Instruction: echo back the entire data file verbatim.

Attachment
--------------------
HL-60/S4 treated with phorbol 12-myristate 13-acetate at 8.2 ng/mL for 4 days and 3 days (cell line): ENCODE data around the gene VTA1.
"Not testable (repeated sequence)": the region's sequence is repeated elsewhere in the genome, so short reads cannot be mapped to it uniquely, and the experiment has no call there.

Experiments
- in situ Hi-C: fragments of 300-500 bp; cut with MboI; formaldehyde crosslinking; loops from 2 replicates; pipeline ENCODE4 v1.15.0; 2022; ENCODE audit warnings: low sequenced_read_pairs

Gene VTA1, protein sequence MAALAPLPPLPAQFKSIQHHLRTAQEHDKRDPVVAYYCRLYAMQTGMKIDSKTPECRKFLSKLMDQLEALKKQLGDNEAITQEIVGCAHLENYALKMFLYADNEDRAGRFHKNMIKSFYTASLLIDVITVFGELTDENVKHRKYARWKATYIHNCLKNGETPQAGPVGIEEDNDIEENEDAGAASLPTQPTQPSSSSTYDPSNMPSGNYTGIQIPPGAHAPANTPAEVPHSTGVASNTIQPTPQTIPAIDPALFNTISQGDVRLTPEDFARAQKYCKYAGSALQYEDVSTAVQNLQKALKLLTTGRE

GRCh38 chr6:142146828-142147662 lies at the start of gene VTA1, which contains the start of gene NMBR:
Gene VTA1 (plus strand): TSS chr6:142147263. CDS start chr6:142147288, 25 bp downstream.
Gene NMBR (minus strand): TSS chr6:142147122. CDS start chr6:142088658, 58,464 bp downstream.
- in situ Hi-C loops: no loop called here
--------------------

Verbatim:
HL-60/S4 treated with phorbol 12-myristate 13-acetate at 8.2 ng/mL for 4 days and 3 days (cell line): ENCODE data around the gene VTA1.
"Not testable (repeated sequence)": the region's sequence is repeated elsewhere in the genome, so short reads cannot be mapped to it uniquely, and the experiment has no call there.

Experiments
- in situ Hi-C: fragments of 300-500 bp; cut with MboI; formaldehyde crosslinking; loops from 2 replicates; pipeline ENCODE4 v1.15.0; 2022; ENCODE audit warnings: low sequenced_read_pairs

Gene VTA1, protein sequence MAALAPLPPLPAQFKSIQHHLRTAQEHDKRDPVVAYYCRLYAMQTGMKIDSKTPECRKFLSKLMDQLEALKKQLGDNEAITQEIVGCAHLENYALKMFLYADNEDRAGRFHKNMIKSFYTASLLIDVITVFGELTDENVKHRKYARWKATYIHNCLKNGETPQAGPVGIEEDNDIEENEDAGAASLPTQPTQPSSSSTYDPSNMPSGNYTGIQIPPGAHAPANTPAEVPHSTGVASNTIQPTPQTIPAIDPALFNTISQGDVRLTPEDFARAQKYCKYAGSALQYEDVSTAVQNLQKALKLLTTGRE

GRCh38 chr6:142146828-142147662 lies at the start of gene VTA1, which contains the start of gene NMBR:
Gene VTA1 (plus strand): TSS chr6:142147263. CDS start chr6:142147288, 25 bp downstream.
Gene NMBR (minus strand): TSS chr6:142147122. CDS start chr6:142088658, 58,464 bp downstream.
- in situ Hi-C loops: no loop called here